Miron Białoszewski: A Memoir of the Warsaw Uprising

December 13, 2020

     I’ve read a number of historical accounts of the Warsaw uprising of 1944, notably the excellent account by Norman Davies in Rising ‘44. This memoir is a completely different thing. Historical accounts enjoy the benefits of hindsight and can make judgements broad in scope; they can give a full and complete overview of what the situation was at any particular point. Białoszewski’s memoir was originally written a number of years after the events in which he took part, and not published (in a slightly censored version) until 1970, yet it has an astonishing sense of immediacy which can be breathtaking.

Warsaw was already a pretty chaotic place after nearly five years of war and German occupation, and the previous year there had already been another brave but futile rising in the Jewish Ghetto, brutally suppressed by the Nazis, who then razed it to the ground. And the Soviet army was approaching the city from the east, although it decided to sit and await the outcome of the rising, and the consequent weakening of the Home Army…one of the most cynical of Stalin’s many vile calculations.

Białoszewski’s account shows us the camaraderie and self-help, among the ordinary citizens themselves and between them and the fighting partisans: here is ordinary humanity, sharing deaths and cruelties which are sprinkled through the account in a completely matter-of-fact way, which is alarming to those who have never experienced such random existence.

The narrator frequently to admits a sense of total confusion; details of time and place are often vague, descriptions impressionistic, laconic even. There is never a clear picture of the overall situation or state of play, for how could there be for someone in the middle of it all, and deprived of any certainties other than death? The feeling is one of suspended animation and it’s deeply disturbing.

As the rising progresses – Warsaw, or parts of it held out for 63 days in total, against the might of the Wehrmacht – Białoszewski and his family and companions move about the city, seeking new, safer havens temporarily, undertaking dangerous journeys through the city which he describes as existing on three levels: the gradually-demolished buildings on the surface, an immense network of interconnected cellars, and beneath these, complex routes through the city sewers…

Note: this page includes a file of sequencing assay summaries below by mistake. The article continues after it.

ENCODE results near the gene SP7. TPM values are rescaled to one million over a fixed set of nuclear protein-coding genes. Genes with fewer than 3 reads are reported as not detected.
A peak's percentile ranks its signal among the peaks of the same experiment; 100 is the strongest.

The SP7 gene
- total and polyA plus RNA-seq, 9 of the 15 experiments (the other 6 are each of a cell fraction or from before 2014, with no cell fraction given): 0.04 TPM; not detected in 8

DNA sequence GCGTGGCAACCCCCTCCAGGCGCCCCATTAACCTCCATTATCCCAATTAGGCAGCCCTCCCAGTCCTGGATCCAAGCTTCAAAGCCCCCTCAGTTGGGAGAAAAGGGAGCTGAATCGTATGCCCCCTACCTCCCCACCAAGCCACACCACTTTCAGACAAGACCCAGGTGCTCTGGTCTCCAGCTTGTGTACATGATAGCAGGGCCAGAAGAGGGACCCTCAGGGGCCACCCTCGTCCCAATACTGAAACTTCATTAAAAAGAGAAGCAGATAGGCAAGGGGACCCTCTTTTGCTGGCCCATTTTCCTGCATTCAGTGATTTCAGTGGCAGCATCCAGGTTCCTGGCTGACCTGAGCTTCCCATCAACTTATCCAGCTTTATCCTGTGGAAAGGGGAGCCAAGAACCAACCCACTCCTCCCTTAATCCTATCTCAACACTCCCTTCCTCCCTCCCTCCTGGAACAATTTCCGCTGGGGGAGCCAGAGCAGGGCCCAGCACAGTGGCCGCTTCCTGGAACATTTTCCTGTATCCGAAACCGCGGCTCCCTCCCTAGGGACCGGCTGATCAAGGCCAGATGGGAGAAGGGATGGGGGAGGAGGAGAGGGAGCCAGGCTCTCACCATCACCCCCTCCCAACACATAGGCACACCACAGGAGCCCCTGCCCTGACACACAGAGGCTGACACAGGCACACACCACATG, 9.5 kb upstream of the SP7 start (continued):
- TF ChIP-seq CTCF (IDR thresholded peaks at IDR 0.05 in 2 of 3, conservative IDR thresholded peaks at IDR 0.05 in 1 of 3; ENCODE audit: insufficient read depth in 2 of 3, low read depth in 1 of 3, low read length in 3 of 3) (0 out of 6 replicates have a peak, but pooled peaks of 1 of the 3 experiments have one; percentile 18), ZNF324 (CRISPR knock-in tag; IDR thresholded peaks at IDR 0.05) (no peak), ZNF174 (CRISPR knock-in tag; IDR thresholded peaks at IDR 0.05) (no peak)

We share people’s fears, panics and frequent calculations about potential safety in particular streets and buildings, under shellfire and bombing from German planes. We see them living underground from day-to-day, sometimes without food, sometimes with plenty of it, like insects constantly on the move.

Stylistically the writing is very interesting, and the translator – who has done a marvellous job – tells us how difficult her task was. Sentences are frequently very short, often verb-less and so non-sentences, creating a disjointed pace, and vivid impression of the universal chaos and violence surrounding everyone, and just dropping the reader in the middle of it all. Time isn’t linear – Białoszewski flits back and forth, and often drops back to the autumn of 1939 when the war began, to draw out connections and parallels, as well as to remind us just how long this hell has been going on for.

Not an easy read, by any stretch, but a strangely gripping and fascinating one, once you wade in and go with the flow, which is all anyone there in 1944 could do, anyway…

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